Atang (Zenzo Ngqobe) is a young man who lives amongst the hustle and bustle of Johannesburg in South Africa. When his estranged father becomes seriously ill, he goes to visit him and by the time he arrives he learns his father has passed away. It is now his task to bury him in the remote and mountainous region of Lesotho where Atang was born and where his father had contracted HIV. Stirred by memories of his youth, Atang falls in love with his childhood friend, Dineo (Nozipho Nkelemba), now a radiant teacher. Through Dineo, Atang becomes deeply in touch with the mystical beauty of the land and people he had long ago left behind.
Of course, there is more. Much more. I always hesitate to call a film a "surprise," but I found myself genuinely surprised by The Forgotten Kingdom's compelling story, natural and convincing performances, and immensely well done technical aspects. Writer/director Andrew Mudge creates a story that neither overly romanticizes Africa nor stereotypes it as is so common in the American media. Mudge doesn't shy away from the issue of HIV and its frequent devastation of African nations. Lesotho has the third highest incidence of HIV, but Mudge doesn't allow the nation to be simply defined by that fact alone.
There is a reverence and a sincerity and a sense of spirituality that permeates every frame of The Forgotten Kingdom, but they don't dominate the film and take away the power of its very intimate story. The cast is made up of both veteran South African performers and relative novices, a balance that helps to give the film its tremendous authenticity. We learn that Atang's father (Jerry Phele) had sent Atang into the city of Johannesburg when he became ill and it's an abandonment over which Atang continues to carry a grudge. Even at his father's funeral, Atang refuses to accept the priest's (Moshoeshoe Chabeli) words as his father is described as a "good man."
While his feelings for Dineo soften his heart, Atang returns to Johannesburg determined to make enough money to marry her. When he is finally able to return, he learns that Dineo's father (Jerry Mofokeng) has moved the family to an extremely remote region after Dineo's sister is diagnosed with HIV. Befriended by an orphan boy (Lebohang Ntsane), Atang takes a journey to reach Dineo and in the process learns the truth about his father, himself and life.
As someone who reviews at least a couple hundred films every year, each year tends to bring me a handful of films that make me grateful that I choose to focus much of my energy on independent films.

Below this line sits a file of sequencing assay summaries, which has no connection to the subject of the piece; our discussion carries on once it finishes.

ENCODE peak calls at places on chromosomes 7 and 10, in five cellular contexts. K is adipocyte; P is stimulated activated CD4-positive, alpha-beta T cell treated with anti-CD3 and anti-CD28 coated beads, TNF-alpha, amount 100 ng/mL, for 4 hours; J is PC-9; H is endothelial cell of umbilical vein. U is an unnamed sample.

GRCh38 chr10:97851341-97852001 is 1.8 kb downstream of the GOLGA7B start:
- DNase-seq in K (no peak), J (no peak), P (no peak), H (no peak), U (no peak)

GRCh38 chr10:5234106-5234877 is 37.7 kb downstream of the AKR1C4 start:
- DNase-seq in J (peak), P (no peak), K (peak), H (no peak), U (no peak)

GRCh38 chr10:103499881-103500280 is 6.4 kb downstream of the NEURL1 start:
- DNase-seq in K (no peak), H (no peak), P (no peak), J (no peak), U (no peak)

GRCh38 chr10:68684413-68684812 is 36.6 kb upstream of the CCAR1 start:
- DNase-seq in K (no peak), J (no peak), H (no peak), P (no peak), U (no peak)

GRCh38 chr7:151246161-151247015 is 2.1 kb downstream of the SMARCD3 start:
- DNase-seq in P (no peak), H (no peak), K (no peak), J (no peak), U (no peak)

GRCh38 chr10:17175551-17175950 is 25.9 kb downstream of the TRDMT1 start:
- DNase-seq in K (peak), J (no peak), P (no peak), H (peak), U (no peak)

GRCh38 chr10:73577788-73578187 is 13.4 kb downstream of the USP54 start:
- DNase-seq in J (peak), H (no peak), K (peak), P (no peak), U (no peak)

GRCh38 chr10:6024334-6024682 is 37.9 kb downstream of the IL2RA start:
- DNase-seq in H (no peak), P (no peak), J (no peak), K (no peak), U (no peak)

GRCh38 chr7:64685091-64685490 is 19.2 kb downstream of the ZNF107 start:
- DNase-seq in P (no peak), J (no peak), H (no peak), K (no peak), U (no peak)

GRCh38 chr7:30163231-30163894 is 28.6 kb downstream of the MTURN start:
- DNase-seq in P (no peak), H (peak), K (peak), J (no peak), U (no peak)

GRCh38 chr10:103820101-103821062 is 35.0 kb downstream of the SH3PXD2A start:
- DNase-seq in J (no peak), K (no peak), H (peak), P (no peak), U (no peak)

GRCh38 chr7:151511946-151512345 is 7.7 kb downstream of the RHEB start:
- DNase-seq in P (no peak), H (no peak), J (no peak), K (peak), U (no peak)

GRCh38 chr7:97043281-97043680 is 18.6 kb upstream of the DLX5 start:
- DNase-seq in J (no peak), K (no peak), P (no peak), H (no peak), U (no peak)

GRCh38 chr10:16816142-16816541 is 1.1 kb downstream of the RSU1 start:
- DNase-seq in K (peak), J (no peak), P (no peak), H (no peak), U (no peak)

The Forgotten Kingdom is such a film, a film that breathes life and honesty and heart and gentle humor and so much more. It's a film I enjoyed and appreciated from beginning to end and a film that holds your attention and makes you feel better having watched it.
The Forgotten Kingdom has experienced quite a bit of success on the film festival circuit with Audience Award wins at Ashland Independent Film Festival, Cambridge Film Festival, Florida Film Festival, Sarasota Film Festival, Woods Hole Film Festival, and Woodstock Film Festival, the latter a film festival where it also picked up the Jury Prize for Best Narrative Feature.
While Hoosier audiences, at least in this critic's estimation, still don't quite give equal footing to films with subtitles, the Heartland Film Festival audiences were raving about this indie gem of a film. As noted, The Forgotten Kingdom is filmed in the Sesotho dialect with English subtitles but, quite honestly, it didn't take long before I completely forgot about the subtitles and was absorbed in the story.
D.P. Carlos Carvalho's lensing is nothing short of extraordinary and it's practically criminal that Carvalho's name isn't mentioned alongside the year's best cinematographers. Original music by Robert Miller complements the film quite nicely and, as can't be stressed enough, Andrew Mudge has made an exceptional feature film debut.
For more information on The Forgotten Kingdom, be sure to visit the film's website linked to in the credits.
© Written by Richard Propes
The Independent Critic